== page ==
Here are two objects that I have carried around with me for most of my life, still in daily use. This composition was intended to create a balance between the vase and the metronome, and as a result the form is only partly evident as you see, particularly of the vase.
I was a flute student in high school years when my parents gave me this metronome at the advice of my flute teacher, for playing long tones, and for its more typical use of measuring tempo. I use it continually, and on this day in fact, to gradually work up the tempo of a Telemann piece for unaccompanied flute. I have played these pieces for many years, but continue to learn new ways to interpret them. In the current time of house quarantine, playing the flute and working on new and old pieces with the help of the metronome can absorb hours of time in a mode that seems more of forward motion than static.
The yellow vase is from a time in late teen years when I lived with my grandmother to help her as she recovered from surgery. Every day I would take a short walk uptown to gather a few groceries for cooking dinner and to explore a bit. On one day of gathering groceries, I went for a moment into a fashionable clothing shop for women, and here was this vase, used as part of a display. It attracted me far more than the clothing in the shop, and I asked if it might be for sale. The shopkeeper checked and came back to tell me that I could buy it. At the time, in the early 1960's, it was expensive, $30.00. I didn't hesitate, but went back to my grandmother's house with groceries to cook, plus this vase that I bought with my own meagre supply of cash. I have used it countless times for flower arrangements, on tables where sunlight could come through the window and like a prism reflect warm yellow light beyond the surface of the glass. I try to take care of both this vase and the metronome, since I have had them for such a long time. Any objects like these that we have had for a long time do not seem to be replaceable.
United Workmen's Temple 2017 in process of demolition.
Ancient Order of United Workmen Temple in process of demolition 2017
This structure, shown in the Lost Spaces Gallery, was a fascinating sight in downtown Portland, a building in disrepair in direct contrast to the contemporary architecture around it.
Designed by Justus F. Krumbein, a prominent Portland architect in the late 19th century, it was completed in 1892. and at one point was the home of the Oregon Historical Society. In recent years it remained empty without much change, until 2015, when the City of Portland removed the building from the city’s Historic Resource Inventory, having deemed it unsafe. (Source: Wikipedia entry for the Ancient Order of United Workmen Temple).
Demolition was planned to begin in August, 2017. On one of those days I happened to be driving by, and noticed that the destruction of the building had begun. I raced home to collect my camera and returned to the site to walk around the entire block, and to observe the action from above in an adjacent parking garage. This scene drew quite a crowd particularly of downtown workers at lunchtime, who similarly paused in their day to watch the machinery in action. With its removal, it was an historic month of change in this specific downtown neighborhood. In the general vicinity there remain some older buildings still in use of the approximate vintage as the United Workmen Temple.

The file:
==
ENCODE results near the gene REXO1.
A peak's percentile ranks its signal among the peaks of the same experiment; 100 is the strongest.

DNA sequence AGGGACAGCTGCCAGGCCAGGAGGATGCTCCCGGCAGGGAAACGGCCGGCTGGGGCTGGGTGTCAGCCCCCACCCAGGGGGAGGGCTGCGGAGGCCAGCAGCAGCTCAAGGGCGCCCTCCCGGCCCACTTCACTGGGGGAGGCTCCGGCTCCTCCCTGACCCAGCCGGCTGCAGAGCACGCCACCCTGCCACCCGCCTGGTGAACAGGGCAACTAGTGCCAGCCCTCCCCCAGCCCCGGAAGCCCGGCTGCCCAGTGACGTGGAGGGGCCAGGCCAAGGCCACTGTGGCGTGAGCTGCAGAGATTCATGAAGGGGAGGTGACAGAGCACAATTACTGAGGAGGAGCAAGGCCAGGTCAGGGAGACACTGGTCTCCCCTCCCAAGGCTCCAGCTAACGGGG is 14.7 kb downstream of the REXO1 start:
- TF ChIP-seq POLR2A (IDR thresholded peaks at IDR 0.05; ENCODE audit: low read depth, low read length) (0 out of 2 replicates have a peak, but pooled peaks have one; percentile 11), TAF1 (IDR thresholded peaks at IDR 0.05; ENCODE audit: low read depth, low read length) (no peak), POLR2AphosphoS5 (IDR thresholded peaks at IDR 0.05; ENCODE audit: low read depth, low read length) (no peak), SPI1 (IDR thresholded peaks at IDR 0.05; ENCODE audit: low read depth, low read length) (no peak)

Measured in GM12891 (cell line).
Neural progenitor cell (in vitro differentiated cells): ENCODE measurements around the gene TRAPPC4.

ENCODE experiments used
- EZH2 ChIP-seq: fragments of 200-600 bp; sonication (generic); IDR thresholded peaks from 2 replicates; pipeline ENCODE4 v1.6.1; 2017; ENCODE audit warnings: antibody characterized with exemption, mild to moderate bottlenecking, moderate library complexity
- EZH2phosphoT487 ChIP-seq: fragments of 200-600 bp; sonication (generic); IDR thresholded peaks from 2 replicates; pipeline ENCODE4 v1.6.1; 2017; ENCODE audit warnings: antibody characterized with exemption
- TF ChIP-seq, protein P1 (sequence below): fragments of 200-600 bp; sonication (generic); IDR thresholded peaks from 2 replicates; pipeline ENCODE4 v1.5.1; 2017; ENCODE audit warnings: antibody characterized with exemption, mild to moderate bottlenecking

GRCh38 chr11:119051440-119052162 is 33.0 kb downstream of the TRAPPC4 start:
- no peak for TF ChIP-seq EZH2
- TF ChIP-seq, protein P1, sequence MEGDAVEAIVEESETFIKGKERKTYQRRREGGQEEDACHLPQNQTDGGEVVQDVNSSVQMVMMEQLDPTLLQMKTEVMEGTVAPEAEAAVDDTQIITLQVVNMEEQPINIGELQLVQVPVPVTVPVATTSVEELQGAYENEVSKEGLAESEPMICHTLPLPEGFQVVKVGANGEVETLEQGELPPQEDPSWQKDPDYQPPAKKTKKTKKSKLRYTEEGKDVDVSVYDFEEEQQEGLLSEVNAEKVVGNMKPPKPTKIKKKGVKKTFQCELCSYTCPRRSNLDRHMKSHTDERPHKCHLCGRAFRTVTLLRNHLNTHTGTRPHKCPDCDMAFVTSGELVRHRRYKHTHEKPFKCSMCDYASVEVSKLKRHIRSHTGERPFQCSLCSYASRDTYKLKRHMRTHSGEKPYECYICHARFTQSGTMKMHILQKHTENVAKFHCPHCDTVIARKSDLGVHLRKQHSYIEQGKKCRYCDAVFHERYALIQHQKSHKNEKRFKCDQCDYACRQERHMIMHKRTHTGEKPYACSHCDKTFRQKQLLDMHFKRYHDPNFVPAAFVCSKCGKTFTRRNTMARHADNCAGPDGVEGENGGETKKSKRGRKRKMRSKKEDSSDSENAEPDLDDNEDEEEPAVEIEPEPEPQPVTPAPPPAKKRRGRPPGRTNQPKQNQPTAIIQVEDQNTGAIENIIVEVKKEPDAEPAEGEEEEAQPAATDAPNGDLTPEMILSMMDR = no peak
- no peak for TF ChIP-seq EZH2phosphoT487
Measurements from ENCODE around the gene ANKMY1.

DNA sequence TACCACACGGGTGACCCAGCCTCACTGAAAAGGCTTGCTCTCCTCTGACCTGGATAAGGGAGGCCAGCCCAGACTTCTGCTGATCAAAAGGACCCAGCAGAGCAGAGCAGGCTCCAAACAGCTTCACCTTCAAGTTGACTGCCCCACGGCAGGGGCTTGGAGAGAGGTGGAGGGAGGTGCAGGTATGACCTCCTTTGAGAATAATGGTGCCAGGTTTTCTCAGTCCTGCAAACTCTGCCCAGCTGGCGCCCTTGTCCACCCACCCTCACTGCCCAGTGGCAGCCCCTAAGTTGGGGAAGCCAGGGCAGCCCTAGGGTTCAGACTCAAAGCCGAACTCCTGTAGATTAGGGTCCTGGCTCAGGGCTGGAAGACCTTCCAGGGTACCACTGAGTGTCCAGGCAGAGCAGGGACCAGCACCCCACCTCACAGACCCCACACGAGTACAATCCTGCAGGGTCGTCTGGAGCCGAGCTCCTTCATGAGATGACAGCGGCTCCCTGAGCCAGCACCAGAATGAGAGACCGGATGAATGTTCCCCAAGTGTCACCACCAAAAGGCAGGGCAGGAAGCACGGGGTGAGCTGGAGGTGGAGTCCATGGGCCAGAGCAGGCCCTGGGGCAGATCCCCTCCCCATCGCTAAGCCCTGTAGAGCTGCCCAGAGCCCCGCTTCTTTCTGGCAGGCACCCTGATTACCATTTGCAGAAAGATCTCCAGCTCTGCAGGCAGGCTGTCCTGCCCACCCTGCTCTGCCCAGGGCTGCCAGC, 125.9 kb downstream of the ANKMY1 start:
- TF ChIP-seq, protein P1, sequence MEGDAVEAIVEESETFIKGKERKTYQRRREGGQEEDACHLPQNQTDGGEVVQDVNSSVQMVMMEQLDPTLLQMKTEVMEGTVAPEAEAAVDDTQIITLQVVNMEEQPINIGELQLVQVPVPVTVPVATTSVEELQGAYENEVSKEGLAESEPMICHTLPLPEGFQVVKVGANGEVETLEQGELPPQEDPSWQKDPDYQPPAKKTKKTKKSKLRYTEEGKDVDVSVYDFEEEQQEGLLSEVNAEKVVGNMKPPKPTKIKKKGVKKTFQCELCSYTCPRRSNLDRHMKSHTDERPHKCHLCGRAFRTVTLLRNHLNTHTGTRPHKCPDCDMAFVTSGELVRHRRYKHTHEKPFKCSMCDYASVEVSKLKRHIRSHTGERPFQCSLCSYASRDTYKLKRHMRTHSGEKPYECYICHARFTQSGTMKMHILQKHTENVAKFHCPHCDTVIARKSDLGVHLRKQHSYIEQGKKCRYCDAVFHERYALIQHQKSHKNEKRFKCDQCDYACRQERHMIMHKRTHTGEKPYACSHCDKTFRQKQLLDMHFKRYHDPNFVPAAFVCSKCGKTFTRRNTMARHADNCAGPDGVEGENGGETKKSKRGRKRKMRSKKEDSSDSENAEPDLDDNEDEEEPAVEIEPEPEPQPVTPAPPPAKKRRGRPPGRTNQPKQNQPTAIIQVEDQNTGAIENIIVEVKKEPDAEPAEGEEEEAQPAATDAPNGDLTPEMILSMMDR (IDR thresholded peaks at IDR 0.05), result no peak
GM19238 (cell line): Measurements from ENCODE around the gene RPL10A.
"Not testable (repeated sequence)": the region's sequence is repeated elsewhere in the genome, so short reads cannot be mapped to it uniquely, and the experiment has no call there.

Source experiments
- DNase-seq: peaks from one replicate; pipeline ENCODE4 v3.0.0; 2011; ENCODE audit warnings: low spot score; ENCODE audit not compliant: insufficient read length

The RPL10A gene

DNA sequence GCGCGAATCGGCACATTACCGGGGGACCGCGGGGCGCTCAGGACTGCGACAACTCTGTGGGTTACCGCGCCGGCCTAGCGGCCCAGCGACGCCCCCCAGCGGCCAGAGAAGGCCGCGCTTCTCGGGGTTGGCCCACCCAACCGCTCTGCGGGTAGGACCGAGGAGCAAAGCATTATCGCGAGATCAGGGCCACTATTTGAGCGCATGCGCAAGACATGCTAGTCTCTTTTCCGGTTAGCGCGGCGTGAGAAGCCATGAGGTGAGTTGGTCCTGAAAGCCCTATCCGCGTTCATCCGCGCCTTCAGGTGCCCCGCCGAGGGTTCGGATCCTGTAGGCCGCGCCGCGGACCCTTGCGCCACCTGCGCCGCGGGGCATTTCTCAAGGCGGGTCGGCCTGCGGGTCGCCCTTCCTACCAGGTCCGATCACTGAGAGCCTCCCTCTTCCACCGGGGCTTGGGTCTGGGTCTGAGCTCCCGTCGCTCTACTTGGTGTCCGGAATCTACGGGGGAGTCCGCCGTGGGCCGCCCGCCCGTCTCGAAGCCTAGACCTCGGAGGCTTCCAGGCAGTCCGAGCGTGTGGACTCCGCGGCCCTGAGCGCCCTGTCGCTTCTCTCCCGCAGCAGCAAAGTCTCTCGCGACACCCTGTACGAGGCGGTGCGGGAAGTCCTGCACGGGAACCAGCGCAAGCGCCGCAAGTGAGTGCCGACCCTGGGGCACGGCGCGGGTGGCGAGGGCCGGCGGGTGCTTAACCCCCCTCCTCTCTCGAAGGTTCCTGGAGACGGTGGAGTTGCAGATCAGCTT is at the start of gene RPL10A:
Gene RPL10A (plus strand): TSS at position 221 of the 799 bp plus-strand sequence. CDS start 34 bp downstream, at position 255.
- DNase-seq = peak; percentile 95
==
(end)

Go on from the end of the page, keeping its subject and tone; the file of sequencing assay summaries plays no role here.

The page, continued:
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Blue Heron Paper Mill October, 2015
Blue Heron Paper Mill, 2015
Similarly, the images of the Blue Heron Paper Mill in Oregon City show a place with a fascinating history, a silent ruin of a space. At one point, tours could be arranged to visit sections of the old mill, that I attended through a photography group I belong to. On the appointed day we were given hard hats to wear for the limited tour as we listened to a guide tell the story of this place. It was fascinating to hear the story of workers and production in a place that was now silent and empty, layered with the history of this site when it was the Charcowah village of the Clowewalla (Willamette band of Tumwaters) and the Kosh-huk-shix village of Clackamas people. In August, 2019, the Confederated Tribes of Grand Ronde finalized their purchase of this site at Willamette Falls, restoring ownership of their original homeland.
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Local Architectural History:
Portland organizations such as the Architectural Heritage Center offer opportunities to learn about the architectural history of Portland through walking tours, lectures, and exhibitions, providing fascinating insights about local places that can be significantly different from what we see at the present time.
The Tualatin Hills Nature Park is a wildlife preserve with 222 acres of Oregon white oak and Douglas fir located in the rural area west of the Portland. Busy roadways with high fences border a section of the park, but once on the trails through the woods I found it is easy to forget the encroachment of sound and fast motion at the margin of this place.
The wide pathways provide for an easy and quiet walk through this peaceful place, structured and maintained to create a separation from the off-trail tangle of botanical profusion that provides protection for wildlife. Looking beyond the paths, I could see that it would be quite easy to become lost in this space without the trails to follow. At this time of year, the early spring growth in shades of red and yellow add depth of color to the lichen-filled oaks and understory.